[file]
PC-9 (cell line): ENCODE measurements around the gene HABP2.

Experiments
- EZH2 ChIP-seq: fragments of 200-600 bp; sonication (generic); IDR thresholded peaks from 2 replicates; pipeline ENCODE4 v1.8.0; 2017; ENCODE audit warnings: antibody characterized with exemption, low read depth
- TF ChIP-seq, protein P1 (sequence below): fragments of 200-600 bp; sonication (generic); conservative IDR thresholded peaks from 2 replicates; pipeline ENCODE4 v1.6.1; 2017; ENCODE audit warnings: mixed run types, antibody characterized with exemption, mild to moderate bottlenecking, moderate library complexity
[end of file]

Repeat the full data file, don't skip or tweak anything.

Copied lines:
PC-9 (cell line): ENCODE measurements around the gene HABP2.

Experiments
- EZH2 ChIP-seq: fragments of 200-600 bp; sonication (generic); IDR thresholded peaks from 2 replicates; pipeline ENCODE4 v1.8.0; 2017; ENCODE audit warnings: antibody characterized with exemption, low read depth
- TF ChIP-seq, protein P1 (sequence below): fragments of 200-600 bp; sonication (generic); conservative IDR thresholded peaks from 2 replicates; pipeline ENCODE4 v1.6.1; 2017; ENCODE audit warnings: mixed run types, antibody characterized with exemption, mild to moderate bottlenecking, moderate library complexity